Do you complain of jaw or ear pain, ear fullness, or headaches? If you do you may be dealing with TMJ (short for temporomandibular joint), which is a common term indicating a problem coming from the jaw. However, a better term for problems coming from this area is temporomandibular disorder (TMD). Not all problems are due to the joint alone, but can involve the muscles around the joint as well.

Anatomy Review:

To familiarize yourself with the anatomy, the temporomandibular joints (TMJ) are located just in front of each ear and join the jaw to the face. TMJ movement can be felt by placing your fingers just in front of your ear while opening and closing your mouth. Ligaments hold the 2 sides of the joint in place while several muscles move the jaw. In the joint itself there is a small disc that helps guide the jaw movement. 

What’s Clenching Teeth:

Clenching or bruxism is when your top and bottom teeth are pressing against each other. The top and bottom teeth are not supposed to be touching at all. The only exception is when you are chewing food. 

Symptoms of clenching:


TMJ Anatomy

Can clenching cause TMJ (TMD)? Yes.
Can clenching cause headaches? Yes.
Can clenching cause ear pain, fullness, and tinnitus? Yes.

In addition to this, clenching can cause TMJ locking and catching.  

Reasons for clenching:

Clenching is a major habit to break as it is usually done when we are focused on something or are feeling stressed which leads to us tensing the muscles around our TMJs without realizing it. When focusing on something or while stressed some of us tense the neck and upper back muscles, while others tense their jaw muscles.

Is clenching your teeth bad?

Clenching is definitely bad as it causes excess wear on your teeth. To see if there are any signs of clenching take a look in a mirror to see if there is any flattening of your bottom front teeth. Clenching can also cause increased strain across your TMJs and muscles around the TMJs.

Treatment for clenching:

Botox for clenching – Botox is a newer treatment option that has had good results in relaxing the muscles of the face. Botox will therefore relax your muscles and cut the pain cycle, but if one continues to clench it may only be a temporary fix.  

Mouthguard for clenching – Mouth guards or night guards are an effective strategy to protect the teeth if you clench at night. They will, however, not help you stop clenching.

How to stop clenching – A common cause for TMJ or TMD is habitual clenching. So, if one could stop clenching that would rectify the problem. While we cannot control ourselves while sleeping (therefore good to use a night guard) we can change our daily habits. We can actually reduce and sometimes stop our clenching altogether. We do this is by doing what we at North 49 Physical Therapy call the “Jaw Wiggle”. With the Jaw Wiggle we instruct those dealing with TMJ (or TMD) to do the following, every 20 minutes during the day:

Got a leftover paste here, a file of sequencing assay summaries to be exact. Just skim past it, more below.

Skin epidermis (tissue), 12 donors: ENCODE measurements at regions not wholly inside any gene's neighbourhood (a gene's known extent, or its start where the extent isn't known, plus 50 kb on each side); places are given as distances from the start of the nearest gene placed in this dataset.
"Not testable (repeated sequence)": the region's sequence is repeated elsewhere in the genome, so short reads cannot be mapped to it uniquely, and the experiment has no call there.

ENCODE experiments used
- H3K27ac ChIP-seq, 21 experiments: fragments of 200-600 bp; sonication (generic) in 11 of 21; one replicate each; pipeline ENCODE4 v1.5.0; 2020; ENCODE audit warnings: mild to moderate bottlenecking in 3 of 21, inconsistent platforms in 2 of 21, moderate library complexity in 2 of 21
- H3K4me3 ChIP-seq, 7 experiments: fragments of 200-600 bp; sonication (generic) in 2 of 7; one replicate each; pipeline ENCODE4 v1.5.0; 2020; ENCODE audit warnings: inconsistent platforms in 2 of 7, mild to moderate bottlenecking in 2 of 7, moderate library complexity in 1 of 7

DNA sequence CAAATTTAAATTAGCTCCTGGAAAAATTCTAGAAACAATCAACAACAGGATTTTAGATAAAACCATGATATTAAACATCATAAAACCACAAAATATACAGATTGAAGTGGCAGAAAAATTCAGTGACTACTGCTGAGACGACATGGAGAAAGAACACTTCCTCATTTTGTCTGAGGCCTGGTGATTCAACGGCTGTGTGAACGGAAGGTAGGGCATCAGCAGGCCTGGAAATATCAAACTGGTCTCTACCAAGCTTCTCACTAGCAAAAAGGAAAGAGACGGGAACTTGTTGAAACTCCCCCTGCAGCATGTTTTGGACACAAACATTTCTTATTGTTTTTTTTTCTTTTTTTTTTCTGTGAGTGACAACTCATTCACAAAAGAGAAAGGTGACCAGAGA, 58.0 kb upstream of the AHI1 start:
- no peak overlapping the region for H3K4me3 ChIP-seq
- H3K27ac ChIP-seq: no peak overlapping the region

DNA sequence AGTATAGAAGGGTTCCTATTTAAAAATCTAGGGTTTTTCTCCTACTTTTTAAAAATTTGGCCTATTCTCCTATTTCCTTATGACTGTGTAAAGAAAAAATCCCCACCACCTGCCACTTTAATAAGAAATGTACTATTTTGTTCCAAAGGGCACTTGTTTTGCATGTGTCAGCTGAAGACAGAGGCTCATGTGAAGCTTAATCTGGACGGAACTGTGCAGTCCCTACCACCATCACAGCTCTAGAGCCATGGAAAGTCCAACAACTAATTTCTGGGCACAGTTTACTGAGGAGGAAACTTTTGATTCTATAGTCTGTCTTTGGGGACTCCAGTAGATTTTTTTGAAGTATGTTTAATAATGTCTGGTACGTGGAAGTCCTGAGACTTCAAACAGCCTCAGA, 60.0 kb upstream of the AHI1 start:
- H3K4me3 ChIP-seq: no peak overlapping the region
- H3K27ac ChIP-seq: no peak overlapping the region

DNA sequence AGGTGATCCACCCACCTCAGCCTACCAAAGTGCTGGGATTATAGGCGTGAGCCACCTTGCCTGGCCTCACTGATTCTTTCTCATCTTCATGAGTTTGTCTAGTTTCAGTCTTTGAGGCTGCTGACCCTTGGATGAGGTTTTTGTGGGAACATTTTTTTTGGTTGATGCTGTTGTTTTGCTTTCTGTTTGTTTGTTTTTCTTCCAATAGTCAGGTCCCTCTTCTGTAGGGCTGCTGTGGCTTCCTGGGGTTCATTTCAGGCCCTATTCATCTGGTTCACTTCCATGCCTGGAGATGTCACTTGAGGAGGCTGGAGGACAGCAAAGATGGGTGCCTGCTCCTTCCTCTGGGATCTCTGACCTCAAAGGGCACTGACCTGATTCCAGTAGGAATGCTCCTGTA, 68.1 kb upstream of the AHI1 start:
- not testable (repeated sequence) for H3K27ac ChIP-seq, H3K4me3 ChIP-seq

1. Lightly rest the tip of your tongue along the roof of your mouth. 
  2. Gently wiggle the bottom jaw back and forth a small amount from side to side. 

If the teeth are clenched the jaw will not wiggle back and forth. This will be a clue to relax the jaw until you can wiggle it. If you are not clenching the jaw will swing freely from side to side. As you do this, over time you will realize how much you are clenching and what your triggers are. Once you know your triggers you can make sure that when you are in the same situation that you consciously relax the jaw.

Other treatment options include eating a soft diet, avoiding gum, manual therapy (i.e. massage, joint mobilization), acupuncture, and the application of ice or heat. While these are useful strategies to reduce the strain on the TMJ and muscles around the TMJ they do not stop one from clenching. 

What to do if I still have questions or ongoing problems?

If you have any questions regarding TMJ (TMD) and clenching, or are having ongoing problems with them please feel free to contact one of our physiotherapists at North 49 Physical Therapy who have specialized training in this area. 

Our physiotherapists can be reached by phone at 1-306-343-7776, or you can book a Temporomandibular Assessment online 24/7 at www.north49therapy.ca.